Well, it had but it didn’t look in very good shape. The storm had passed over and gone but left behind a very grey scene. It was thirty minutes before the sun would make an appearance but the growing light showed clouds of mist slowly rising out of the surrounding valleys.
My favourite photo from my pre-dawn wandering on Haystacks was this atmospheric one:
Dawn itself was an unremarkable affair, the cloud just getting lighter. The sun didn’t make an appearance until about an hour later but when it did, the day turned out to be a scorcher! Just as well really as my tent was soaked and I wanted it to dry out before packing it away. Until then I had time for breakfast and some more exploration. The fell was still all mine for a few hours more I reckoned.
While near the main summit crag on Haystacks I found this.
Small marble gravestone on Haystacks
I haven’t a clue who BJL was, despite trying to find after returning home. If they loved the fells so much I do wonder why they would want to leave such a permanent mark on them? Whoever put it here also took the time and effort to drill into the rock behind it and ensure it is locked in place.
Anyway, I had time for one last photo before packing up and leaving. Returning to Innominate Tarn, the view across to the impressive north face of Pillar overlooking Ennerdale was excellent.
Pillar reflected in Innominate Tarn
Haystacks back down to Gatesgarthdale
Having broken camp, I retraced my steps back past Blackbeck Tarn and Green Crag. I had remembered the previous day’s scramble up and wanted to have a look down that damn gulley. However I discovered that without climbing part way down I wouldn’t be able to get a decent photo of it and I simply didn’t have the energy. Suffice it to say it was very steep though. The view of Haystack’s northern face from this point was very good though so I’m glad I made the detour.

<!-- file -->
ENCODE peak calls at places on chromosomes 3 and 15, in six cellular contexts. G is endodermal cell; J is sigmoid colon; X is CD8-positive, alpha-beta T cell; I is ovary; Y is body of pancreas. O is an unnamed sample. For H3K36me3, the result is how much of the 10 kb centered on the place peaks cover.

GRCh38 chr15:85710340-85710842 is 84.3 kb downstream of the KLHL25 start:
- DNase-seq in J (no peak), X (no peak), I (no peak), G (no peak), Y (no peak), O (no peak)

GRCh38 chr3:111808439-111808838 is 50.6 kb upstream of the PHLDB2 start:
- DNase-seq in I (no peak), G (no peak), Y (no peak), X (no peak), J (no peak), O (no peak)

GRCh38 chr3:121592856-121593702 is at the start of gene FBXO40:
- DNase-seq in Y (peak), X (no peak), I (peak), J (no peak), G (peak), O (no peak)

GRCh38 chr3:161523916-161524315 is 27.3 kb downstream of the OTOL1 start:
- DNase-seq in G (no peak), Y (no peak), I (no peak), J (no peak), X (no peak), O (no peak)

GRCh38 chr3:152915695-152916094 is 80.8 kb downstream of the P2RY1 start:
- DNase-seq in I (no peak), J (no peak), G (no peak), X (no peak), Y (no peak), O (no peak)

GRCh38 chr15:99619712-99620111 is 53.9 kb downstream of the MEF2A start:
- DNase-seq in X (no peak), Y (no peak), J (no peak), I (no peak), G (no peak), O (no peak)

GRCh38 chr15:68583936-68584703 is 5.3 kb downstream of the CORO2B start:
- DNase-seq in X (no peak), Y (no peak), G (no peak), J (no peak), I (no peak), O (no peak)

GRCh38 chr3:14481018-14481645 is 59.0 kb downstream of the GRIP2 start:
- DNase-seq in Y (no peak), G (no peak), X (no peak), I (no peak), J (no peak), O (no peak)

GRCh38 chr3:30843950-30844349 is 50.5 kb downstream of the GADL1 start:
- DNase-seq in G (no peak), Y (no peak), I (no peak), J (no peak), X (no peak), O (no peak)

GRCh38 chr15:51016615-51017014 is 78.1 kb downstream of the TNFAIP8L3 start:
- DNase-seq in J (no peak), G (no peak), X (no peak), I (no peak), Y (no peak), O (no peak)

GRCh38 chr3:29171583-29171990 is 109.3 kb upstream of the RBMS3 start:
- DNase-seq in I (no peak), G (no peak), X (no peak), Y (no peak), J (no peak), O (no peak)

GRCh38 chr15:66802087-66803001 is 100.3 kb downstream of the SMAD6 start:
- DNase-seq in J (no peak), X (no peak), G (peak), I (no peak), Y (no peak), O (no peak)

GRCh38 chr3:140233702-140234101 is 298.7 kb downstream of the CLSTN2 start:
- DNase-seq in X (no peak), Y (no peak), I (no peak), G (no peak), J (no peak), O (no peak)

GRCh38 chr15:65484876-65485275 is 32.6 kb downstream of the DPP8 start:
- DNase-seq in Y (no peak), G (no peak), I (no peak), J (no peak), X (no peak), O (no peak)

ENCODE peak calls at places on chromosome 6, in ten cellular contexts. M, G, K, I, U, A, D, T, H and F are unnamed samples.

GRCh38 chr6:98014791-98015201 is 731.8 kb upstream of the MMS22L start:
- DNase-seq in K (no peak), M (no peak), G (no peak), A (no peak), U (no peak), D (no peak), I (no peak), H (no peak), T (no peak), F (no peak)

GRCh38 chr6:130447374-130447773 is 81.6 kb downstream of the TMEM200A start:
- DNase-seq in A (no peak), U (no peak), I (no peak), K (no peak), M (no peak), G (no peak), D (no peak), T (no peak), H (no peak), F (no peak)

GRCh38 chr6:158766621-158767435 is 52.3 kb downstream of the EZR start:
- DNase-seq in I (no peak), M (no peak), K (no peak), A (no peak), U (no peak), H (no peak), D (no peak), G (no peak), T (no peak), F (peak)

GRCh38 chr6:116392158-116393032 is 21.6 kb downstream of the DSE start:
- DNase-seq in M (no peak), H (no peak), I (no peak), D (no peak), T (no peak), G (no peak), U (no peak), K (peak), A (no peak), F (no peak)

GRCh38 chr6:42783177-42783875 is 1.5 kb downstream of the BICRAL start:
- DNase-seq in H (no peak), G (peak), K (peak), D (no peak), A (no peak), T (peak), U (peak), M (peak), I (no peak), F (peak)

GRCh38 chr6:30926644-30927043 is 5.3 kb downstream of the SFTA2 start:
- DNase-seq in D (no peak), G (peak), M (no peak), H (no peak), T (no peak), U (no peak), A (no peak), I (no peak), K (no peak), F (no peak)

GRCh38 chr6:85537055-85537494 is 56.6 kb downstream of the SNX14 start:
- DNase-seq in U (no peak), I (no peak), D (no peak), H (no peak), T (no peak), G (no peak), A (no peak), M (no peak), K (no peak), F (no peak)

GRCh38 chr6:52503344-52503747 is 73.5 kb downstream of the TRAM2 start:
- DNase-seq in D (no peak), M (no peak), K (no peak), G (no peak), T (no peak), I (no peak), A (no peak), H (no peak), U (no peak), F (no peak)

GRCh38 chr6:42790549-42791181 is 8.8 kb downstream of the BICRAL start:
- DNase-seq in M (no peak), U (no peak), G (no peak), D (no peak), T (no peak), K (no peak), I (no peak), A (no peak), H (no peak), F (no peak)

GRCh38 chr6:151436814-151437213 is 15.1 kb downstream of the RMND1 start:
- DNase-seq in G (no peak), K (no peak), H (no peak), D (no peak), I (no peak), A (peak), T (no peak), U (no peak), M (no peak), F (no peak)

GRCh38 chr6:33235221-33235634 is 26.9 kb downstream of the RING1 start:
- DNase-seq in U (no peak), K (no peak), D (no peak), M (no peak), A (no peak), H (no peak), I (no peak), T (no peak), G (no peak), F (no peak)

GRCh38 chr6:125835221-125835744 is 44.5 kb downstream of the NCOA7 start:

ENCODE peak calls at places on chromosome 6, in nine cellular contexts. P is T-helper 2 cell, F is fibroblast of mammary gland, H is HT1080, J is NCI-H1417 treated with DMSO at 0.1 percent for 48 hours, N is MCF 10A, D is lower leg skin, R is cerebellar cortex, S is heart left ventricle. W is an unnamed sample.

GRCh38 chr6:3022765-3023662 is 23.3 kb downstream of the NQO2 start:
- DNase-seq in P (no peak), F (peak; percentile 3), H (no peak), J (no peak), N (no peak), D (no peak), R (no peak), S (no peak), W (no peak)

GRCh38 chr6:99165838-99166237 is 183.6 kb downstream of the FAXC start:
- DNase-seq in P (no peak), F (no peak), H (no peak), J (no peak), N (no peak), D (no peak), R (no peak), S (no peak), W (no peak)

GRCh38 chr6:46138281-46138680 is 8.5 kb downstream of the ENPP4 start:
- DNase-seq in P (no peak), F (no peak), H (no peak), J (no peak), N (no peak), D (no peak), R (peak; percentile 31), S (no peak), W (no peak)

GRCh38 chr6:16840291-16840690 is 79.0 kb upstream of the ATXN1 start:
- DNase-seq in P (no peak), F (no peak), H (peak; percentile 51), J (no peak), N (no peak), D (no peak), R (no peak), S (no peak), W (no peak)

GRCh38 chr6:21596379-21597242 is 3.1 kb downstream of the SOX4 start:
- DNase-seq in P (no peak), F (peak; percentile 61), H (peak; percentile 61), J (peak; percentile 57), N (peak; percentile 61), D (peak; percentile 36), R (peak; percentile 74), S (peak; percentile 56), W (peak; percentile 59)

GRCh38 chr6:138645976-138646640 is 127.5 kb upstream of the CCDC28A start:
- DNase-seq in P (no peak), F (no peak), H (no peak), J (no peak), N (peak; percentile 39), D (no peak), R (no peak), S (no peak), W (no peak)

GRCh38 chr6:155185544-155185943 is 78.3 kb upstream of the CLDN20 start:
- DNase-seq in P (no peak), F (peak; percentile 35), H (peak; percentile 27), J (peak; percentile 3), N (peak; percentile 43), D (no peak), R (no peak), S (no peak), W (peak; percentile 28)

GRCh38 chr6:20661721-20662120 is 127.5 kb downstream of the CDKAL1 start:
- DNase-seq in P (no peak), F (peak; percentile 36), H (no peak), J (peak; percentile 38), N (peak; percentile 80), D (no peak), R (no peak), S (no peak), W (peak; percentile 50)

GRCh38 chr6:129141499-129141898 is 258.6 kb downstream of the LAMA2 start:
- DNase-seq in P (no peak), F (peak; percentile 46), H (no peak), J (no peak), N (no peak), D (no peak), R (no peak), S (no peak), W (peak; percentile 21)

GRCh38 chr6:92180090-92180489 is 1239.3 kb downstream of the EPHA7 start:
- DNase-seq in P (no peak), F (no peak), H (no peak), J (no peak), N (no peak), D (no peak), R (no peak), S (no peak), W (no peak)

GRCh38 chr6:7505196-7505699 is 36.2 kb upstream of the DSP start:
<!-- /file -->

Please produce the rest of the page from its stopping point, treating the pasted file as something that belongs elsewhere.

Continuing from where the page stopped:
Crags on the north face of Haystacks
Its always very rewarding to look back up at a fell, knowing the previous night you had been up there.
August 2016’s blog entry was about a visit I had made to nearby Warnscale Bothy. I have since read that the owner had made some improvements so decided to descend via the path that passes nearby and check it out. And it is indeed true: a new woodburner has been installed and I have updated my Warnscale Head Bothy visit blog entry appropriately.
It was late morning now and getting very warm. Having run out of water I restocked at the top of Warnscale Beck and slowly made my way back down. Very slowly.
Eventually I made it back to my car, still parked in the same lay-by but a very full lay-by now. People were obviously making the most of the unseasonal Indian summer. My day was done though. Time to head home.
In hindsight although I would have slept very well if it had been a clear, calm night I’m glad it wasn’t. I feel I have definitely had a great night on Haystacks now and it deserves its place on my list of places to camp in the fells. And I have added to my Lake District landscape photo collection. I’m looking forward to my next night spent wild camping on Haystacks already.